> Read more from Bryan.

 

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ABOUT THE AUTHOR

Bryan Rose

As Lead Navigator for Auxano, Bryan Rose has a strong bias toward merging strategy and creativity within the vision of the local church and has had a diversity of experience in just about every ministry discipline over the last 12 years. With his experience as a multi-site strategist and campus pastor at a 3500 member multi-campus church in the Houston Metro area, Bryan has a passion to see “launch clarity” define the unique Great Commission call of developing church plants and campus, while at the same time serving established churches as they seek to clarify their individual ministry calling. Bryan has demonstrated achievement as a strategic thinker with a unique ability to infuse creativity into the visioning process while bringing a group of people to a deep sense of personal ownership and passion.

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comment_post_ID); ?> good article. Where I would take exception in the seeming negativity to plant a church more organically/biblically through missional communities due to the slowness of growth. I think that's the problem with church planting in the US today is that speed of numerical growth has taken priority over true and authentic spiritual growth
 
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5 Pillars of Every Strong Volunteer Culture

People want to volunteer and be a part of what they love and are passionate about.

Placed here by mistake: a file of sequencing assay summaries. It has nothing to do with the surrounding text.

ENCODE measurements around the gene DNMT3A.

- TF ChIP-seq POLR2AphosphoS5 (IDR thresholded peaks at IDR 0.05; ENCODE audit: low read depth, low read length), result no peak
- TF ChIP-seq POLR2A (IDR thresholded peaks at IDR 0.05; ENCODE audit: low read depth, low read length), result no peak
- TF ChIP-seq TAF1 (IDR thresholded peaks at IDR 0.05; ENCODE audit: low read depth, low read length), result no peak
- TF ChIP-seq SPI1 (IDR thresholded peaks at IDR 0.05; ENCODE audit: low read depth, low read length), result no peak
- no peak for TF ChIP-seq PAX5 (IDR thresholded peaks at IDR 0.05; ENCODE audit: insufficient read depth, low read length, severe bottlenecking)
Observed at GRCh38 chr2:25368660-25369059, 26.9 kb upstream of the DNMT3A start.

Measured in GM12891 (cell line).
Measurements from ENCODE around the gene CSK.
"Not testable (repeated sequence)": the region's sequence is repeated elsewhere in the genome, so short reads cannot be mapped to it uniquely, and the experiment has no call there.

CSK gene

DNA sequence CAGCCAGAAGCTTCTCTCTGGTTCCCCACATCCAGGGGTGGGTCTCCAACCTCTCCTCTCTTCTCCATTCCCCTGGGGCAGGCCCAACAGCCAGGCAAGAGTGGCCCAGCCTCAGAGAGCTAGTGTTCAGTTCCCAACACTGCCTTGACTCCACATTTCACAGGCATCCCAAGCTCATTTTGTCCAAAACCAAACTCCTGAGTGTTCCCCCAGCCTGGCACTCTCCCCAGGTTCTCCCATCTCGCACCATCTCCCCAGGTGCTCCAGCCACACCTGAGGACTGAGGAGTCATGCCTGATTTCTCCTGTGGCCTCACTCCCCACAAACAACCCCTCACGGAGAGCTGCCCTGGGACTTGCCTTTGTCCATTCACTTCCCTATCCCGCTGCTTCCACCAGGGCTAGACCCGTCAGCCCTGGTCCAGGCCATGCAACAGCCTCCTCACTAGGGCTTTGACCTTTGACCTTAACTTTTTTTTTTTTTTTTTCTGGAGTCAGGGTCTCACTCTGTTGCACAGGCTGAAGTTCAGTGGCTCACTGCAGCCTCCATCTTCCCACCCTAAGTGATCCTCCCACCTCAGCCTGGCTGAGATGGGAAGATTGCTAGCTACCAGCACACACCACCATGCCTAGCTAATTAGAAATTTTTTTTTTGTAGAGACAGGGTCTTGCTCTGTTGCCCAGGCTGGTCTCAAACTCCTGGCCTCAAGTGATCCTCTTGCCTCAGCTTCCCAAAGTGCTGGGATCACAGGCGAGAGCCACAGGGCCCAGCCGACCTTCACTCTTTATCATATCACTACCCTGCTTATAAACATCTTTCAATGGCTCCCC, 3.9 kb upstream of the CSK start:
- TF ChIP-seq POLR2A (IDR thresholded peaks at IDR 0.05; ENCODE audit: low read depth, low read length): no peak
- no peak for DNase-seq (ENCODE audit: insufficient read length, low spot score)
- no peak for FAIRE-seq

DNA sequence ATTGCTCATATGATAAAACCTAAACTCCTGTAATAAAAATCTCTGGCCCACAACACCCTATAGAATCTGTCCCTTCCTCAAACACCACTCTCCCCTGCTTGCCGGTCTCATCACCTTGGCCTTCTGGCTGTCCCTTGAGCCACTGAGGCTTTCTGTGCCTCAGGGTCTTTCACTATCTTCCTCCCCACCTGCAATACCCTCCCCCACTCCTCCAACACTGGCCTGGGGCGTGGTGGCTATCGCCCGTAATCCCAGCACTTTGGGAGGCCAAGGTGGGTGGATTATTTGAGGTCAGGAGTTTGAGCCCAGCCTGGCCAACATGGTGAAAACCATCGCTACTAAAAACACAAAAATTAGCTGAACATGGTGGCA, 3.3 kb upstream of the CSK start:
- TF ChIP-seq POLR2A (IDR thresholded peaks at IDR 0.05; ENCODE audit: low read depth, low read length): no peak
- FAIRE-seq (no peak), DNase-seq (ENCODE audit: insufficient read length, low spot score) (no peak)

There are over 10 million volunteers in only these seven organizations: Special Olympics, Habitat for Humanity, YMCA, American Red Cross, Salvation Army, United Way, and Big Brothers Big Sisters. And there are hundreds of volunteer organizations.

The majority of the people who attend your church love your church. They believe in the vision and want to help expand your reach so that more people can know Jesus.

They may not know exactly what to do or how, or may not be ready today, but it’s in them to support what they believe in.

It’s up to us as leaders to help them do that.

Leading volunteers isn’t always easy, but it’s one of the most rewarding and truly enjoyable endeavors imaginable. It creates the best team ever!

This all starts with a clear mission, and the Great Commission (Matthew 28:19-20) is unmistakable. We are called to make disciples of Jesus.

Further, Ephesians 4:11-16 makes it clear that we (pastors, staff, and leaders) are to equip the people to do the work of ministry that God called them to do.

“. . . so that the body of Christ may be built up until we all reach unity in the faith and in the knowledge of the Son of God and become mature, attaining to the whole measure of the fullness of Christ.” (vs. 12-13)

As I’ve written in the past, the local church cannot function without the loyal and dedicated volunteers who carry on the leadership and mission of the church. I’m amazed at how hard volunteers work. Their passion humbles me and their contribution to the Kingdom is a blessing that stirs my soul.

The following is a practical framework to help you build a culture in which both staff and volunteers thrive.

5 foundations to build a strong volunteer culture:

1) Your vision is inspiring.